High court stays execution in Miss.

Ruling effectively sets moratorium until spring

October 31, 2007|By New York Times News Service.

WASHINGTON -- Moments before a Mississippi prisoner was scheduled to die by injection yesterday evening, the Supreme Court granted him a stay of execution and thus gave a nearly indisputable indication that a majority intends to block all executions until the court decides a lethal-injection case from Kentucky next spring.

There were two dissenters, Justices Antonin Scalia and Samuel A. Alito Jr., but neither they nor the majority gave reasons for their positions. Because only five votes are required for a stay of execution, it is not clear whether all of the remaining seven justices supported it.

The stay will remain in effect until the full court reviews an appeal filed Monday by lawyers for the inmate, Earl W. Berry, who is on death row for having killed a woman 20 years ago. While there is no schedule for that review, it almost surely will not take place until the court decides the Kentucky case, Baze v. Rees, which will be argued in January.

The issue in that case is not the constitutionality of lethal injection as such, but rather a more procedural question: how judges should evaluate claims that the particular combination of drugs used to bring about death causes suffering that amounts to cruel and unusual punishment, in violation of the Eighth Amendment.

Even without a written opinion, the Supreme Court's action last night clarified a situation that had become increasingly confusing as state courts and the lower federal courts, without further guidance from the justices, wrestled with claims from a growing number of death-row inmates that their imminent executions should be put on hold.

State and lower federal courts are likely to interpret the Supreme Court's action as a signal that they should postpone executions in their jurisdictions. As a result, the justices will probably not have to consider any more last-minute applications from inmates while the de facto moratorium is in effect.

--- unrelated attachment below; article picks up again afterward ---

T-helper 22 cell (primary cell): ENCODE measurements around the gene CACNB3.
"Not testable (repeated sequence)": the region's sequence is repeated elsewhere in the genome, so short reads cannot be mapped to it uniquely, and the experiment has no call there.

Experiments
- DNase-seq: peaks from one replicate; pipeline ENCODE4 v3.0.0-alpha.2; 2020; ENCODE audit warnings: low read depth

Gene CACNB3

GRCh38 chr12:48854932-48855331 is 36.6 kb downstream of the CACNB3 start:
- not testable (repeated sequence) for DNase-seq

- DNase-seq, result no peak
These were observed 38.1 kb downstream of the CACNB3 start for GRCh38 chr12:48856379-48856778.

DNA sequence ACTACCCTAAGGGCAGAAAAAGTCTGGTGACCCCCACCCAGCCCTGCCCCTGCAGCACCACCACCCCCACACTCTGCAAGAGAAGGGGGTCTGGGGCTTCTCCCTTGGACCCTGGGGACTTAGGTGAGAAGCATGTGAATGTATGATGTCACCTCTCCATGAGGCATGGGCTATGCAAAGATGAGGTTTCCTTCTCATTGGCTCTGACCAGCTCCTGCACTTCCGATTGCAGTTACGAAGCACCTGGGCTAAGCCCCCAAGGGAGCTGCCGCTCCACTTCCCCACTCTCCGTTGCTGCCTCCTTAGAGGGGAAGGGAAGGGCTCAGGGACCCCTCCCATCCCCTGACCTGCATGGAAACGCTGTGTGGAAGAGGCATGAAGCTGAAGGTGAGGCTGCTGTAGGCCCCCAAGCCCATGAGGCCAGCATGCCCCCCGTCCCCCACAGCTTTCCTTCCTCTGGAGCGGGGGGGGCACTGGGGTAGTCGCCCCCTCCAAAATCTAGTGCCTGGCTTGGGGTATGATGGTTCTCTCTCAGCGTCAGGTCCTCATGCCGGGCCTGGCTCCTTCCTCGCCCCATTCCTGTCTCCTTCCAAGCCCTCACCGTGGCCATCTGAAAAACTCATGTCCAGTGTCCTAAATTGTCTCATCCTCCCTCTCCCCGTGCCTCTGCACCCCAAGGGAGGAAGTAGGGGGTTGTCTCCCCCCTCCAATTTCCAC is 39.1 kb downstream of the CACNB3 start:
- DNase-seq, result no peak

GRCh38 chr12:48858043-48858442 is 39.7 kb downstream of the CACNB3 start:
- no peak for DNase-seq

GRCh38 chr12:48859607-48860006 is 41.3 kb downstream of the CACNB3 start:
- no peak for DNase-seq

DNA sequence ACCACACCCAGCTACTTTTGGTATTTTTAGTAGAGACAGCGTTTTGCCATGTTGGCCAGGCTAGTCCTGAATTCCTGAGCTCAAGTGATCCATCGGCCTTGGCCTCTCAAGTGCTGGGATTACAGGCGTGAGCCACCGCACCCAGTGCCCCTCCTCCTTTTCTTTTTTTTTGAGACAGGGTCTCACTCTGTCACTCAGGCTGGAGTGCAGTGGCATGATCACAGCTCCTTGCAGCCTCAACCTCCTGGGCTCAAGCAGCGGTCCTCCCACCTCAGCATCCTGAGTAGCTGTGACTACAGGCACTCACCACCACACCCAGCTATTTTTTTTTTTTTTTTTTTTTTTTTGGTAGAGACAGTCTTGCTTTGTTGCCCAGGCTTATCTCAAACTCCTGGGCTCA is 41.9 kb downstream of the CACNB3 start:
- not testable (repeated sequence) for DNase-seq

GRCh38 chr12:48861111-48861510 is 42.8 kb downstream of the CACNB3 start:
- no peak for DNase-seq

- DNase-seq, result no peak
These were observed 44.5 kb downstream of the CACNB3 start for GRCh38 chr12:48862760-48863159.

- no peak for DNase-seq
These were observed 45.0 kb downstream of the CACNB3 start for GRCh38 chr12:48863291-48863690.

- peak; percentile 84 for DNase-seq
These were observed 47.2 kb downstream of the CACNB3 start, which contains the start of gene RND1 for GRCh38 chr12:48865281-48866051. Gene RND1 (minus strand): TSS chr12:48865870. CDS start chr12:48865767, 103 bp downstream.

Of these inmates, Berry had perhaps the weakest case. He had run through many appeals in the 19 years since he was sentenced to death but had not challenged the method of execution until recent days.

His federal court lawsuit on which the justices acted was not filed until Oct. 18. The U.S. District Court in Jackson, Miss., dismissed it as untimely on Oct. 24 in a ruling that the 5th U.S. Circuit Court of Appeals affirmed on Friday.

The appeals court said that, under its own precedent, a late-filed challenge to a method of execution warranted automatic dismissal. The pending Supreme Court case was irrelevant to its determination, the appeals court said, adding that if the justices had a different view of the matter, they should say so.

In the application for a stay of execution, filed Monday afternoon, Berry's lawyers acknowledged that the Supreme Court itself has been critical of last-minute requests from death-row inmates, "especially if the petitioner has been trying to manipulate the legal process." But the lawyers urged the court to look beyond that issue and to consider "a balancing of the equities and hardships of the respective parties."

In this instance, the lawyers said, Mississippi "will suffer no prejudice other than a delay if Mr. Berry's execution is stayed," while Berry "on the other hand, will suffer the risk of being put to death by an unconstitutional means." They added: "It is clear that irreparable harm will result if no stay is granted."

David P. Voisin, one of the defense lawyers, said the Supreme Court's action was "a positive sign that as long as this issue is under consideration, the court is going to hold executions."

Even before the court acted, executions had dropped to the lowest level in more than a decade. There have been 42 executions this year, including one in September in Texas, which the Supreme Court declined to block hours after granting review in the Kentucky case. That execution, of Michael Richard, appears likely to be the last for months, perhaps until next summer or later if the court's decision in Baze v. Rees results in new protocols for lethal injections.

While the de facto moratorium is reminiscent of a similar period of no executions in the late 1960s and early 1970s, the resemblance is largely superficial.

During the earlier period, the constitutionality of the death penalty was at issue. In the current cases, by contrast, the inmates are not challenging the validity of their death sentences.

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